Tag Archives: edPolicy

An Open Letter to Girls Everywhere

photo1

Chances are, your teachers and parents have been telling you for a long time that when you grow up, you can be whatever you want to be. This is exactly what they should be saying to you. But I want to give you some advice. Achieving what you want is going to be very, very difficult, and the media isn’t going to make things any easier for you and other girls. Here are three things that I want you to know before you graduate and go out into the world:

1. If you want to be a politician, be prepared for people to regularly point out your emotions.

At times, female politicians are accused of being too emotional to do their jobs, and the media loves to run with the controversy. In reality, many of the world’s most influential events have been fueled by emotion. This includes men’s emotions. The Boston Tea Party was fueled by emotion. So was the Emancipation Proclamation. And so was Dr. Martin Luther King’s “I Have a Dream” speech. Those men were fueled by a righteous anger over the injustices they witnessed, and they took a stand about it.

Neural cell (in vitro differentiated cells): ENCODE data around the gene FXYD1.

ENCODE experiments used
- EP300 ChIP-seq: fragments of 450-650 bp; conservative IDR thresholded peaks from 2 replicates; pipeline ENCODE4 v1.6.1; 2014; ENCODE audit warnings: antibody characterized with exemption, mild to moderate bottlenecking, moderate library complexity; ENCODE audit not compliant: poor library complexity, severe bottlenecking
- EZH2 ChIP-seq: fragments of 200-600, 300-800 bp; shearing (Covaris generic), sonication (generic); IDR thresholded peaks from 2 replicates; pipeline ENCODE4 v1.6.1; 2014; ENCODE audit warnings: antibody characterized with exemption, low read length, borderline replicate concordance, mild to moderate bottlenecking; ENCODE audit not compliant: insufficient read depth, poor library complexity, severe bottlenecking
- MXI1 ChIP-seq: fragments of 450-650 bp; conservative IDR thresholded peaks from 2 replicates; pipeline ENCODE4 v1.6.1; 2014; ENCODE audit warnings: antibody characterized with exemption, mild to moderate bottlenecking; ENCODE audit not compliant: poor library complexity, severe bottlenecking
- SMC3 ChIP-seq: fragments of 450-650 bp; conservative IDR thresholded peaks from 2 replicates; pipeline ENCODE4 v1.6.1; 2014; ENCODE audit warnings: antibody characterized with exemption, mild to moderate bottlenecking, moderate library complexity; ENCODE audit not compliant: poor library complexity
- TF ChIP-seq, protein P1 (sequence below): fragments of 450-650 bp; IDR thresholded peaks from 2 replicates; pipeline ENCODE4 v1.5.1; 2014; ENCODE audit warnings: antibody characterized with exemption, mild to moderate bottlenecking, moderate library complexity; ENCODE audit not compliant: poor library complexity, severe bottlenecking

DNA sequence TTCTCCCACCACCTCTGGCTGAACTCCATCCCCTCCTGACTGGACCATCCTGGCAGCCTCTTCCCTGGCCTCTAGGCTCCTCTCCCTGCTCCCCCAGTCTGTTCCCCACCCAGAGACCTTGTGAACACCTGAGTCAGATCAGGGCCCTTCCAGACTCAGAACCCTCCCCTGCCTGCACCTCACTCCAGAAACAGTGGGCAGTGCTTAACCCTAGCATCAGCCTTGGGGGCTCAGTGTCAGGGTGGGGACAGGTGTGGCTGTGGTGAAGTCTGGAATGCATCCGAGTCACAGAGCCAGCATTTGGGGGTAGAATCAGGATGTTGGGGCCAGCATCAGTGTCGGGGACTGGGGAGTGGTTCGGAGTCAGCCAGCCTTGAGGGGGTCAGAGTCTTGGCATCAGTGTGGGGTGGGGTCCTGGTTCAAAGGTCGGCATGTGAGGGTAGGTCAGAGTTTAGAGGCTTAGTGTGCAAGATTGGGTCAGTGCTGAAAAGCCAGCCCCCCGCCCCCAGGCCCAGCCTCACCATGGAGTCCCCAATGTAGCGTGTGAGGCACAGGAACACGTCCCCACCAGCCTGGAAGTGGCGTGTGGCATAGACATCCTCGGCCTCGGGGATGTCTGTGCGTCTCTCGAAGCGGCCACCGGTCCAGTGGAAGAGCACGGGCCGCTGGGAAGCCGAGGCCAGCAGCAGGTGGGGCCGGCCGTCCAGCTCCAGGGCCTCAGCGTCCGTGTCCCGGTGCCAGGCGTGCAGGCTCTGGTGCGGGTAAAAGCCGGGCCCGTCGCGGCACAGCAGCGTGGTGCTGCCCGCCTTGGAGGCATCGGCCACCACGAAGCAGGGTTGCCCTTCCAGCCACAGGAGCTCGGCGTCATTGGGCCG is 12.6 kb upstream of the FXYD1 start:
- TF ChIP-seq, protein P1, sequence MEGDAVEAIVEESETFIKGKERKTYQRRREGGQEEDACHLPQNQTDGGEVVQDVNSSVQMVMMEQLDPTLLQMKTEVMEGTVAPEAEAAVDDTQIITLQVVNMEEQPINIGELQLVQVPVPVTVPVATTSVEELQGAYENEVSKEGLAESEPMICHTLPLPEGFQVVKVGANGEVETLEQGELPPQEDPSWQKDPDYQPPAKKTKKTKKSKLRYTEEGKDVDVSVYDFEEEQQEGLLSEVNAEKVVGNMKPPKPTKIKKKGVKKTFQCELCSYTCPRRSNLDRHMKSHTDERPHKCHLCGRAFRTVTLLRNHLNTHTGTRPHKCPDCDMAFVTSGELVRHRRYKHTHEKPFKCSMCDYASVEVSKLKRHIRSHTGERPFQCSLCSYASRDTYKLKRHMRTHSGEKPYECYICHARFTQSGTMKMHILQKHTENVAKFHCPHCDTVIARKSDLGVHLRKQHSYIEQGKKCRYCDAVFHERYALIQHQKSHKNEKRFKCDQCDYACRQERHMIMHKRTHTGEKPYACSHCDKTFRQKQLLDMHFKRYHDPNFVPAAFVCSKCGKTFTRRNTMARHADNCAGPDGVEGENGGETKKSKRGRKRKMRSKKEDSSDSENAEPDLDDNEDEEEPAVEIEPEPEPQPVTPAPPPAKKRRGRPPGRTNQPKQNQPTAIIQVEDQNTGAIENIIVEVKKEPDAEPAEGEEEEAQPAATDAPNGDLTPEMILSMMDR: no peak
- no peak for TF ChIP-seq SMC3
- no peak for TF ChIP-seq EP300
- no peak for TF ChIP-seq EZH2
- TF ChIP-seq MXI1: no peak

Women have every right to these same feelings, and sometimes they’re what we need to motivate us to do the right thing. Sen. Barbara Mikulski spoke this week about the importance of her emotions in her fight against the gender pay gap. Here’s what she had to say:

I’ll tell you what I’m tired of hearing. That somehow or other we’re too emotional when we talk. You know, when we raise an issue, we’re too emotional. Well, I am emotional… It brings tears to my eyes to know how women every, single day are working so hard and are getting paid less. It makes me emotional to hear that. Then, when I hear all of these phony reasons — some are mean and some are meaningless — I do get emotional. I get angry, I get outraged, I get volcanic.

You might just be giving your own speech on the floor of the US Senate someday. In order to be the leader you want to be, you’ll need to defend yourself and what you’re trying to accomplish for people. Don’t let a fear of consequences keep you from doing what you believe is right.

2. Want to be a scientist, an engineer, or a mathematician? That’s amazing, but don’t expect to see many faces like yours represented when the media talks about those fields.